I then saw this video on Power Play where MP Braid essentially says that to investigate allegations of torture in Afghanistan is tantamount to being unpatriotic:

How can you think the Afghan Committee critical while at the same time saying that investigating allegations of torture is somehow unpatriotic? Seems quite contradictory to me.

I was told to send in questions prior to our meeting, so that MP Braid could be prepared and not waste my time. I sent in these questions:

1) I have been repeatedly told by your office that this prorogation is
routine. Please explain to me HOW it is routine in comparison with
other prorogations. Is it routine for a minority government to
prorogue? Is it routine to prorogue mid-session of Parliament?

2) After several inquiries into your office regarding the Afghan
Committee, I was provided with this response: “Mr. Braid is in favour
of the committee continuing its work as there are many critical issues
which must be addressed.”, yet several days later, I watched an
interview with you on CTV’s Power Play where you insinuated that this
committee is essentially unpatriotic and calling into question the
actions of our troops. Where do you actually stand on this committee’s
work and what will you do to ensure it continues undisturbed after the
prorogue? Why, if you are in favor of the committee continuing, did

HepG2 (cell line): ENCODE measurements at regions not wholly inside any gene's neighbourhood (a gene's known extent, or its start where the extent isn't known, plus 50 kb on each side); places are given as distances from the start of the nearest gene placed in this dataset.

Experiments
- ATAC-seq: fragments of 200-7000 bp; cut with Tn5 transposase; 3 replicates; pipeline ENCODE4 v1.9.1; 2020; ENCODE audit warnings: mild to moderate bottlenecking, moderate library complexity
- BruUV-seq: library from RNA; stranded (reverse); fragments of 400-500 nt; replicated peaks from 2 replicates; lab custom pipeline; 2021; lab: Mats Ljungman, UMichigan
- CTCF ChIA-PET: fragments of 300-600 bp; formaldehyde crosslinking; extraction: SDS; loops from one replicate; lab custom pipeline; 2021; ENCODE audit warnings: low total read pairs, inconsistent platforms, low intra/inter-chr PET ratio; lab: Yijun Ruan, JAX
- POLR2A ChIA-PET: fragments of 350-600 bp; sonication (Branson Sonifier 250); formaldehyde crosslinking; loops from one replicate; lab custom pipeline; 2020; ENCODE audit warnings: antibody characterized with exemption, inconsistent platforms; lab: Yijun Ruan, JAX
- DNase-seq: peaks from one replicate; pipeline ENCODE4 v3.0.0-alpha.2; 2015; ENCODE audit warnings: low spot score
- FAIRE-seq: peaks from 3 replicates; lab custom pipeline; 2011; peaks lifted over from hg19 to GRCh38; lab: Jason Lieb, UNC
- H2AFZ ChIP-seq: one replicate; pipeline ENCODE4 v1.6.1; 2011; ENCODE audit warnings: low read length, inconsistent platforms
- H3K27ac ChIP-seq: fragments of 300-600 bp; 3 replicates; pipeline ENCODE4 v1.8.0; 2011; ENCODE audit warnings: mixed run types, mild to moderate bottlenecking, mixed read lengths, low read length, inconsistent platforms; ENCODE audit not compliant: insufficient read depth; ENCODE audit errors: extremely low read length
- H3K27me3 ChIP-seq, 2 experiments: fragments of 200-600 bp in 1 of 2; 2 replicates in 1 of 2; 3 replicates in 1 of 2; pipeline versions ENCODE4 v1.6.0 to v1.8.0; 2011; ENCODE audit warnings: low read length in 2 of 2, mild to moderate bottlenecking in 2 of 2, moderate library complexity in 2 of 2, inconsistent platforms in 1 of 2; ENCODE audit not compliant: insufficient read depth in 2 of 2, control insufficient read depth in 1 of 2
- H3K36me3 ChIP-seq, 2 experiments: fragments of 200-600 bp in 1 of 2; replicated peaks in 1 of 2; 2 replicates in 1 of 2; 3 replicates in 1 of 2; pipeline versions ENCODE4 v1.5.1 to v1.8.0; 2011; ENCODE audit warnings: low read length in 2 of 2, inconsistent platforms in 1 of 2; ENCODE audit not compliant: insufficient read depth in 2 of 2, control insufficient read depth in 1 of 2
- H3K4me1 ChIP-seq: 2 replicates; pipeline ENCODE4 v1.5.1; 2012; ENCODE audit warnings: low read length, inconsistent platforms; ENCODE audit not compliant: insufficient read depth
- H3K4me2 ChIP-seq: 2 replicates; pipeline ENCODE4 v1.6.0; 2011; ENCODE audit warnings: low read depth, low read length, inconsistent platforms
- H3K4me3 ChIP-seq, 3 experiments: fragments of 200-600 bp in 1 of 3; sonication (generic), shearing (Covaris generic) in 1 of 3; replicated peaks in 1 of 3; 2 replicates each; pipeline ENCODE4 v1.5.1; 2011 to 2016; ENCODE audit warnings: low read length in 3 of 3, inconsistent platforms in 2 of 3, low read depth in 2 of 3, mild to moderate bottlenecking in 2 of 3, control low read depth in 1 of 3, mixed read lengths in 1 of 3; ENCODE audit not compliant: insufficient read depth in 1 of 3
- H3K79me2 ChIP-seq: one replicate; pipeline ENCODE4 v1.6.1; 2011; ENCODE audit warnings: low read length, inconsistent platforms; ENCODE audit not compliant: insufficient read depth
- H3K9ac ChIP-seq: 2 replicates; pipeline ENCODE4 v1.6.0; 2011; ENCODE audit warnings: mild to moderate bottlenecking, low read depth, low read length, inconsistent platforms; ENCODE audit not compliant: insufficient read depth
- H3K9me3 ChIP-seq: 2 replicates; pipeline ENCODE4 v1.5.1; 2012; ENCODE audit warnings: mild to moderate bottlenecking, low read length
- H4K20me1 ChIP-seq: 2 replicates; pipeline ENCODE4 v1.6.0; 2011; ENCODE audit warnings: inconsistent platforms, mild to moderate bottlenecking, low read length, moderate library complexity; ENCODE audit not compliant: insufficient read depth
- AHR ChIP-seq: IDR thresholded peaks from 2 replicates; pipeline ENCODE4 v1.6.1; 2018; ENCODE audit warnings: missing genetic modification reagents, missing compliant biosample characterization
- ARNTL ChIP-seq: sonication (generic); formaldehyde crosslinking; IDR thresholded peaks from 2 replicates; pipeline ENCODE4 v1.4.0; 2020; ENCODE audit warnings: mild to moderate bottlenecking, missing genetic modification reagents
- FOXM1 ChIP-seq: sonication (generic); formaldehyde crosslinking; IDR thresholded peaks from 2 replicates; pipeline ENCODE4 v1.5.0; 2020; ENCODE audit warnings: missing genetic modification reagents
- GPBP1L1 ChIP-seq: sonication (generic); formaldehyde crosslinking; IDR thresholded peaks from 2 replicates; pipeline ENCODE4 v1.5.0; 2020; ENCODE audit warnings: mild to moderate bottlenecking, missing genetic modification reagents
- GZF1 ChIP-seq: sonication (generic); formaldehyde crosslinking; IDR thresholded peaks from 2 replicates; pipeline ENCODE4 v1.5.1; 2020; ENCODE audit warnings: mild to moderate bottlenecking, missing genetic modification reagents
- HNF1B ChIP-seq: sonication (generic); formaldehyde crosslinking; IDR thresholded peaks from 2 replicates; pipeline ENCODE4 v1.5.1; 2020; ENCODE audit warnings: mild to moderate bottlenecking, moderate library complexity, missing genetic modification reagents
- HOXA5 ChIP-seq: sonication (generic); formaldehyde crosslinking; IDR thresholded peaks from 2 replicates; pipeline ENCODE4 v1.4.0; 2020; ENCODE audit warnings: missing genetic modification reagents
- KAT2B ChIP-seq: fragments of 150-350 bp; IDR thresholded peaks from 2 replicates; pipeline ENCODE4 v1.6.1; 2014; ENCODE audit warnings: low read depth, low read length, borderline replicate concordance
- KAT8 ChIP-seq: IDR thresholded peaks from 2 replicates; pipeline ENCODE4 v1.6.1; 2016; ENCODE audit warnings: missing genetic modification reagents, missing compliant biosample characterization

you NOT attend the all-party committee on Feb 3, 2010?

3) Over the past several weeks, I have called and emailed your office
repeatedly trying to seek answers to very specific questions about the
prorogue. During this time, I was lied to on two separate occasions,
by two separate employees, once on Jan 20th and again on Jan 26th.
What do you plan to do to ensure your office is not lying to your
constituency? Will those who have outright lied be reprimanded?

So I waited for my meeting and didn’t call or email his office anymore during this time.

When I first came into the meeting I asked MP Braid, ” do you mind if I tape this conversation”.
He responded “No, you cannot. It is my policy that only journalists are allowed to record”
Me, ” Well, actually, I freelance for this org…”
Him ” tough”.

This frustrated me to no end. I was here to talk about his office lying to me and he wasn’t going to let me tape the conversation? What about accountability and transparency in government, a platform his party promised during the last election? This would mean if it came down to it, it would be my word against his. Are you afraid of being quoted Mr. Braid? Is this why you will not let me tape you? If you have nothing to hide, there is no reason I cannot tape you. You are a public official, who was meeting with me about public business in your office. There is, in my mind, no reason I cannot tape that conversation. If I had met up with you on the street, I could understand your concern, but this was business. You had the specific questions I was going to ask you already spelled out and researched for you beforehand. Why can I not tape that?

The meeting only went downhill from there. When asked about the Afghan Committee, MP Braid started spouting off the standard party line about non-related issues. I interrupted him and said, “that’s not what I asked.” To which he responded, “well, that’s what I’m answering.”